Lines 10 to 14 create the masks. In line 11, we create the type 2 masks [latex] M^W [/latex] connecting input to 1st hidden layer and the subsequent layer connections till the last hidden layer.

The last hidden layer to output layer is connected via [latex] M^V [/latex] type of mask. Please note that output layer has self.d output nodes for each input node so that for each pixel we can predict the multinomial probability distribution of each pixel across all possible self.d values. Accordingly, we first create a mask in line 14 and then replicate it self.d times in line 14. Lines 17 to 19 set the masks created above in each MaskedLinear layer.

Next, the forward function is pretty simple. We flatten the input from shape (batch_size, 1, 20, 20) to shape (batch_size, self.nin), pass it through the MaskedLinear layers stored in, also converting the output shape (batch_size, self.nout) to (batch_size, self.nin, self.d). We then swap the last two axes to reshape the output to (batch_size, self.d, self.nin). Finally we shape it further to (batch_size, self.d, 1, 20, 20).

def forward(self, x):
batch_size = x.shape[0]
x = x.float()
x = x.view(batch_size, self.nin)

        logits =, self.nin, self.d)
        return logits.permute(0, 2, 1).contiguous().view(batch_size, self.d, *self.input_shape)

Calculation of loss is very simple. We take the input, pass it through the forward function and then calculate the cross_entropy between the predicted outputs and the inputs. This gives us the NLL for the data. The loss is then fed to PyTorch optimizer to reduce the NLL or increase the occurrence probability of samples.

def loss(self, x):
return F.cross_entropy(self(x), x.long())

Finally we have sample function to generate samples from the trained model. Please note in order to generate the output pixels, we have to go over all the pixels in the order as specified in ordering, generating one pixel at a time as well as feeding all the previous pixels as inputs. We use torch.no_grad to avoid accumulating the gradients. Finally before returning the sample images we move them from GPU to CPU.

def sample(self, n):
samples = torch.zeros(n, self.nin).cuda()
self.inv_ordering = {x: i for i, x in enumerate(self.ordering)}

    with torch.no_grad():
        for i in range(self.nin):
            logits = self(samples).view(n, self.d, self.nin)[:, :, self.inv_ordering[i]]
            probs = F.softmax(logits, dim=1)
            samples[:, self.inv_ordering[i]] = torch.multinomial(probs, 1).squeeze(-1)

        samples = samples.view(n, *self.input_shape)

    return samples.cpu().numpy()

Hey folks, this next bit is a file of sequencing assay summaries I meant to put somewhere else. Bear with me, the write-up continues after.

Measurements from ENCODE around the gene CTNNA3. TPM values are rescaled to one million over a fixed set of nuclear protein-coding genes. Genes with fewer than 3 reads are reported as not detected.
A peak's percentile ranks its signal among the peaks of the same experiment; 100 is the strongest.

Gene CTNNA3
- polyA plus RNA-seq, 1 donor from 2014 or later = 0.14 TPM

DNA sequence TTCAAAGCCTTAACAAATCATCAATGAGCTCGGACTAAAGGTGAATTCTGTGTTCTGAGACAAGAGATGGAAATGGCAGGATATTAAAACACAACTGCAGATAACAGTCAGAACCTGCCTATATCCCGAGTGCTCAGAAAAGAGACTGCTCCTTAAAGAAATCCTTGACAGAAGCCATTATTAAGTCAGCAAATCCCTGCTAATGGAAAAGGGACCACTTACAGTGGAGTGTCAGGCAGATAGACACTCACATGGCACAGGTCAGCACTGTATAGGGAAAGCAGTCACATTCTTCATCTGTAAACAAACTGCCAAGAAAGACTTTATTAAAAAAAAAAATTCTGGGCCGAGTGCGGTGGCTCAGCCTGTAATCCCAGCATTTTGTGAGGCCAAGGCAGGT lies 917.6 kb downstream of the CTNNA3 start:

3. Running Experiments

We now have all the code ready to load the training images, train the model and generate the training curves as well as synthetic image samples. The code below does exactly that. It loads the data (lines 2 to 11), creates the model in line 13. It creates dataloaders from datasets in lines 14 and 15. Next, in line 16, it trains the model. In lines 18 to 21, we generate the samples. Finally, in lines 23 and 24 we plot the training curves as well as the sample images.

def run_made():
train_data, test_data = load_data()
H = 20
W = 20

    # train_data: A (n_train, H, W, 1) uint8 numpy array of binary images with values in {0, 1}
    # test_data: An (n_test, H, W, 1) uint8 numpy array of binary images with values in {0, 1}

    # transpose train and test data for Pytorch
    train_data = np.transpose(train_data, (0, 3, 1, 2))
    test_data = np.transpose(test_data, (0, 3, 1, 2))

    model = MADE((1, H, W), 2, hidden_size=[512, 512]).cuda()
    train_loader = data.DataLoader(train_data, batch_size=128, shuffle=True)
    test_loader = data.DataLoader(test_data, batch_size=128)
    train_losses, test_losses = train_epochs(model, train_loader, test_loader,
                                           dict(epochs=20, lr=1e-3))
    samples = model.sample(100)
    samples = np.transpose(samples, (0, 2, 3, 1))

    samples = samples * 255

    show_training_plot(train_losses, test_losses, "Train Test loss Plot")
    show_samples(samples, nrow=10, title='Samples')

The train and test loss curves are as shown:


Figure 4: Train and Test loss curves

When the trained model is sampled to produce 100 synthetic images, we see that images produced are very similar to the inputs confirming that model has learnt well to create geometric shapes.


Figure 5: Images generated from trained model

This completes the deep dive into MADE model. The code can be found in accompanying github repository.